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Optimizing Therapy for Weight Management


Recommendations for selecting among various therapies available for weight loss and expectations for where this field is headed next.

Chris Mazzolini: The final discussion point I wanted to discuss with both of you is the “bring it all together point” in terms of the risks, benefits and the challenges of treating a patient when you’re managing options of weight loss surgery, pharmacologic agents and medical devices. How do you balance those? How do you approach the patient? Obviously, there aren’t any quick fixes in weight loss management. How do you approach patients with these various options? Dr. Bays, we’ll start with you.

Harold Edward Bays, M.D., FOMA, FTOS, FACC, FNLA, FASPC: Sure. I think it all starts with education, so the patient is aware of the particular options. Also, it starts with education of the clinician. We just discussed your use of this hydrogel and such, so many times, it seems like we go out of our way to make things complicated for clinicians because you get this curious term, that it’s a device. I think a lot of people, when they hear the word device, think of metal. They think, “There’s got to be some sort of machine involved. It’s a device.” But in fact, the reason it gets that name is because now that we’re engaged in clinical research of these types of hydrogel types of therapeutics, the way the name originates is because it has to do with what a particular division of the FDA [Food and Drug Administration] proves these types of agents. I can tell you, as a clinical trialist, I can’t think of many differences between the kinds of clinical trials we do with hydrogel types of therapeutics versus any other kind of drug studies that we do. They’re virtually identical. Even though the studies may be classified differently by the FDA, from a practical standpoint, I’m taking care of a patient standpoint, so I don’t see many differences between this classification of a device in terms of hydrogels versus drug treatment. I want to make sure that people keep in mind that if you don’t have to undergo laparoscopic surgery, you should use this agent. It’s not an endoscopic procedure. It’s none of those things. It’s exactly as was described before, where you’re just taking gel capsules, then the only other perspective — and I’m going to give this perspective of a clinical researcher because that’s what I do — where people say, “Look, Chris, where we are today is where we were 30 years ago with regards to diabetes, hypertension and dyslipidemia. Where we are today with anti-obesity agent development is exactly where we were with these other metabolic diseases.” When I first started out 30 years ago, we were developing these anti-diabetes drugs. We had pork insulin. There was even some time when we had phenformin, but that wasn’t a very pleasant treatment experience for the clinician or, particularly, for the patient. But then we developed these substantially improved diabetes drugs and they became the standard of care. The same thing happened with hypertension. When I started out, we had methyldopa and reserpine, all these kinds of crazy drugs, but then we developed the ACE [angiotensin-converting enzyme] inhibitors, the ARBs [angiotensin receptor blockers], and the calcium channel blockers. Now, as opposed to the not very well-tolerated, not particularly effective agents, we have very well-tolerated agents that are highly effective and became the standard of care. And, with lipids, oh my gosh, when I first started, we had what we call “fire and sand.” We had niacin, which caused people’s bodies to flush. And then we had bile acid resins, which, if you’ve never administered bile acid resins or taken bile acid resins, you’ve just missed out on life because it’s not very well-tolerated, has a lot of drug interactions. But then we developed the statins and then there was a whole host of other dyslipidemia drug treatments that we have right now, which are very well-tolerated and highly effective. That’s where we are today. Today, I think we have drug treatments that are better than people think they are. I understand there were some dark days, 10, 15, 20 years ago, where some drugs had some bad side effects and created a lot of problems, but I think people need to wash that away and realize that we’re in a new age. So they need to look at the existing science on the existing drugs. I will throw this out here as a teaser because it isn’t only about existing drugs, but we have a lot of stuff going on in the pipeline, so people need to buckle up because there’s a lot going on. Where we are today with anti-obesity drugs and anti-obesity drug development is where we were 20 to 30 years ago in regard to drug treatments for diabetes, hypertension and dyslipidemia. It’s a very exciting time.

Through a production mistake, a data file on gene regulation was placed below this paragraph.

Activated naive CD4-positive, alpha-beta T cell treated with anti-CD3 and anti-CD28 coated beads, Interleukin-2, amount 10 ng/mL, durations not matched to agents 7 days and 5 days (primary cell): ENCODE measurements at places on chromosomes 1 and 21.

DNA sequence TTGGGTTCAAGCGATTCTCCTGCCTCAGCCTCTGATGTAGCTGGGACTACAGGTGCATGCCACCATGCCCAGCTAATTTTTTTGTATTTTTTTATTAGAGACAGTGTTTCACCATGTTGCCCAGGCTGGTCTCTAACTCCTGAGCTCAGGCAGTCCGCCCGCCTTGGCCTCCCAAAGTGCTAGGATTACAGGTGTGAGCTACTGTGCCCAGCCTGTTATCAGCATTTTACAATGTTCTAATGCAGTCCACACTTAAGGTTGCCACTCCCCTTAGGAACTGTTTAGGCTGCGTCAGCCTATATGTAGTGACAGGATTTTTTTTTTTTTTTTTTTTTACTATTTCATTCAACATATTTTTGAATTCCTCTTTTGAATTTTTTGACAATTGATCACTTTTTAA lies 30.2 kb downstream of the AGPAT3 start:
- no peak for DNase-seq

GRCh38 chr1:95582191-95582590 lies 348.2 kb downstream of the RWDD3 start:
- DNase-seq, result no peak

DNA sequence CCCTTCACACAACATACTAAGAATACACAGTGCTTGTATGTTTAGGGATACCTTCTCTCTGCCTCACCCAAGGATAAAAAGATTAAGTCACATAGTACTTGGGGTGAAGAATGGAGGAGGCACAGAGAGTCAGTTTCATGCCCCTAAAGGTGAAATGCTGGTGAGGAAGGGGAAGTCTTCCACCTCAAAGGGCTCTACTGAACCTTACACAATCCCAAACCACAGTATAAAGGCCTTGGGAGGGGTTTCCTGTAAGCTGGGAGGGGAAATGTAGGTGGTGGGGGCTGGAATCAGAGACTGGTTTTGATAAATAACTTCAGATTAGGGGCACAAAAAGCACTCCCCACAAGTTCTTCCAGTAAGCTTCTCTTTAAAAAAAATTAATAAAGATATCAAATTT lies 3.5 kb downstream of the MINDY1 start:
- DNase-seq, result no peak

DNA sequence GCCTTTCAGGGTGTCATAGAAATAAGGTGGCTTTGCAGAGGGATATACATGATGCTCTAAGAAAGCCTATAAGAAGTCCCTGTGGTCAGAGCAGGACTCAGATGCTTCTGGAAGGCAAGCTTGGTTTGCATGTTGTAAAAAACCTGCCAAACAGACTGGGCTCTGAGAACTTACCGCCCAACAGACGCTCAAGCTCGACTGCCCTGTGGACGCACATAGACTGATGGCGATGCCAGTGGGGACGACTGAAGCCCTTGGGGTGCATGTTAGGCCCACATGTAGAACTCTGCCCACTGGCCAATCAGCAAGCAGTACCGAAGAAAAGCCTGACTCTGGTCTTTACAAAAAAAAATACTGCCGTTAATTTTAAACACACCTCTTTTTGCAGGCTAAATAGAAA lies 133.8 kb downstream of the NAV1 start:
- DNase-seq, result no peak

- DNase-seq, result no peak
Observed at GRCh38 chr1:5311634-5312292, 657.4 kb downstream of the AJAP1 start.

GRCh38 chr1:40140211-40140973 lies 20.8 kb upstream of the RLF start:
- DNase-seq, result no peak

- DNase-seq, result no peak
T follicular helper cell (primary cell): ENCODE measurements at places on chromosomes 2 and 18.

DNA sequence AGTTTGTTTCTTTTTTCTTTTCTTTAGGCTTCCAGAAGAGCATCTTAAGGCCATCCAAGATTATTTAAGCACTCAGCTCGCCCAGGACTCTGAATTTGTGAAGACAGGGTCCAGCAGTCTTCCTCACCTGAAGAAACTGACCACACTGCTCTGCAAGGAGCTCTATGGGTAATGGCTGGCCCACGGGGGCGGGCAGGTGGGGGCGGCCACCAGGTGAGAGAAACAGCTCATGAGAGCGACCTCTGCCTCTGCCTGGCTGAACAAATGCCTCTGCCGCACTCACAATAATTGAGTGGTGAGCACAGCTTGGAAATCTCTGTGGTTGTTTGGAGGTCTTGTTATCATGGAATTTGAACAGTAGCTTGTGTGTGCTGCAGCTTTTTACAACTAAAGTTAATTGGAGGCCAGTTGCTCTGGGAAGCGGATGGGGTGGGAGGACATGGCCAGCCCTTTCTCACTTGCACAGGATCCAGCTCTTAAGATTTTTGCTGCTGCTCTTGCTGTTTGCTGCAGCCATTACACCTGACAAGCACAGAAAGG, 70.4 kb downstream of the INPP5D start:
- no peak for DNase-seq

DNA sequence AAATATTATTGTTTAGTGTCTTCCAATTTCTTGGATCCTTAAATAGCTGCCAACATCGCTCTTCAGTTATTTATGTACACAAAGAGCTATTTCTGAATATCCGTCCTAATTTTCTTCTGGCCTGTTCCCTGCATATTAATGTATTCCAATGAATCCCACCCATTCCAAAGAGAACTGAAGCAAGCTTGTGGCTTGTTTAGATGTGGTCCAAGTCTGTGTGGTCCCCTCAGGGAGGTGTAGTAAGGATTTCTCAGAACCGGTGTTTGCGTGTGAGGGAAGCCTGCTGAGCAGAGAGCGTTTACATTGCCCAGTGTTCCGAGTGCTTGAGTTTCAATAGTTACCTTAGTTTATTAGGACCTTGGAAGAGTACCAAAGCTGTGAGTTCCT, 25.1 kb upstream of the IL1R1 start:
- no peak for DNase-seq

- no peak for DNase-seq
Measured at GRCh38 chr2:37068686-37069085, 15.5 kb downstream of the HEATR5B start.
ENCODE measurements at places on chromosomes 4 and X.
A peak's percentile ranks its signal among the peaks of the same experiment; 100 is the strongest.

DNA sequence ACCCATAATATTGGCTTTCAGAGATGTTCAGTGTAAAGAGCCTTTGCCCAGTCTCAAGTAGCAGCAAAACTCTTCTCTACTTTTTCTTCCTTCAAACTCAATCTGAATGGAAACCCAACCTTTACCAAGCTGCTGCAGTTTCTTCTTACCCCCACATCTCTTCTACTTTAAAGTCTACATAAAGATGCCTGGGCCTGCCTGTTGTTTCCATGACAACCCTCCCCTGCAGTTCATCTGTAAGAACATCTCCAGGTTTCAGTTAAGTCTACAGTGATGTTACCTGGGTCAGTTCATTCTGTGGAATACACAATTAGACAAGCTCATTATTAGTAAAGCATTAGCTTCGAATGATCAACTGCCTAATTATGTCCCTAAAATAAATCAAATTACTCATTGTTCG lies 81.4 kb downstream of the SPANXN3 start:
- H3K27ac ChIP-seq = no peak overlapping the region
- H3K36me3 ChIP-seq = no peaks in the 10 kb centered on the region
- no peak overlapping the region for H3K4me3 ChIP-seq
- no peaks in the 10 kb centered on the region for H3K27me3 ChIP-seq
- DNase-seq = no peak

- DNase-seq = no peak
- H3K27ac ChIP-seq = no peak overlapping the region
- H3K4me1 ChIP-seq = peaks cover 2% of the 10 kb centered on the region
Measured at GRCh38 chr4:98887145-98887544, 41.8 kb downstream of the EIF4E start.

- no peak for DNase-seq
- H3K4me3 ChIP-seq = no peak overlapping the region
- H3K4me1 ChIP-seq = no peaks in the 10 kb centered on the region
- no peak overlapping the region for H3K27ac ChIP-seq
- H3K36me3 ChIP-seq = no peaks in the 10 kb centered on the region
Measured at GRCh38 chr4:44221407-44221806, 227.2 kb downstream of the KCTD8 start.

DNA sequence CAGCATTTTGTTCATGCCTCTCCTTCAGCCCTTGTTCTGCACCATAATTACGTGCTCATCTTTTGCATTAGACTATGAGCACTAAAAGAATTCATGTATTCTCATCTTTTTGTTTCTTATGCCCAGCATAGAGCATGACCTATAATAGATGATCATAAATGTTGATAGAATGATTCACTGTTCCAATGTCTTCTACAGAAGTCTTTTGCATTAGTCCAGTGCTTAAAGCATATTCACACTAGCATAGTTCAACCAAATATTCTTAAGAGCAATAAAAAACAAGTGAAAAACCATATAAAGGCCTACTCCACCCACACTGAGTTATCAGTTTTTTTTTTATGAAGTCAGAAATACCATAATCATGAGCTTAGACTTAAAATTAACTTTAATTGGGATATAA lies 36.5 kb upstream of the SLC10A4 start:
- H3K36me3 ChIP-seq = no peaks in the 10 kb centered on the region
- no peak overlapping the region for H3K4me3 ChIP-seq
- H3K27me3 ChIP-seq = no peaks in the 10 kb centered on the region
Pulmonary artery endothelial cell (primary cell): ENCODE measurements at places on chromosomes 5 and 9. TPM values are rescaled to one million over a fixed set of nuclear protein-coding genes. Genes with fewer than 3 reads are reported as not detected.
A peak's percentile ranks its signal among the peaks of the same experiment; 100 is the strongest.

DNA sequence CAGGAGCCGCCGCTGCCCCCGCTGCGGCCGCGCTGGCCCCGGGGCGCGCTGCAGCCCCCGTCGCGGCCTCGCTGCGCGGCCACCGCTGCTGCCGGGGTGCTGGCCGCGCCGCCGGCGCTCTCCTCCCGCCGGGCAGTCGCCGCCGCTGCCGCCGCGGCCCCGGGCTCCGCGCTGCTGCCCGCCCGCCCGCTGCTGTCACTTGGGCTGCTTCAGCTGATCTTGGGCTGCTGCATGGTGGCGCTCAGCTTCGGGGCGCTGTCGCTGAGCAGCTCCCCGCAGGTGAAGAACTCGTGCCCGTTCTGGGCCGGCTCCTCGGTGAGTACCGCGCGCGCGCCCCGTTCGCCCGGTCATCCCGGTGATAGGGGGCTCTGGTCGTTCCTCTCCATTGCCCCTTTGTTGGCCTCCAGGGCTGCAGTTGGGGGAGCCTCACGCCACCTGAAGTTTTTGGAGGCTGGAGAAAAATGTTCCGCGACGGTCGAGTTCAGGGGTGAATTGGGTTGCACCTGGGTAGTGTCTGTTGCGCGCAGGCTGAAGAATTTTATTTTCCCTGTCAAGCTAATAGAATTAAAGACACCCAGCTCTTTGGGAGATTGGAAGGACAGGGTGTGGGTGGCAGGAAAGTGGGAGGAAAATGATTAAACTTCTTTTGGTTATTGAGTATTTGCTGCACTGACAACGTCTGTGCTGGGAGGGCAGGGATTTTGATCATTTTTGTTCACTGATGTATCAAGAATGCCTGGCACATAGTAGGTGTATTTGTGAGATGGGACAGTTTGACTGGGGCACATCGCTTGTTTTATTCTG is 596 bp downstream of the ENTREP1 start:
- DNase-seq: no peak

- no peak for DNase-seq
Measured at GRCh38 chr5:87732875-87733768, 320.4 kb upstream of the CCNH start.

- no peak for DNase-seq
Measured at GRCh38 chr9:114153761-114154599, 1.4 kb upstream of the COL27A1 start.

Transcript edited for clarity.

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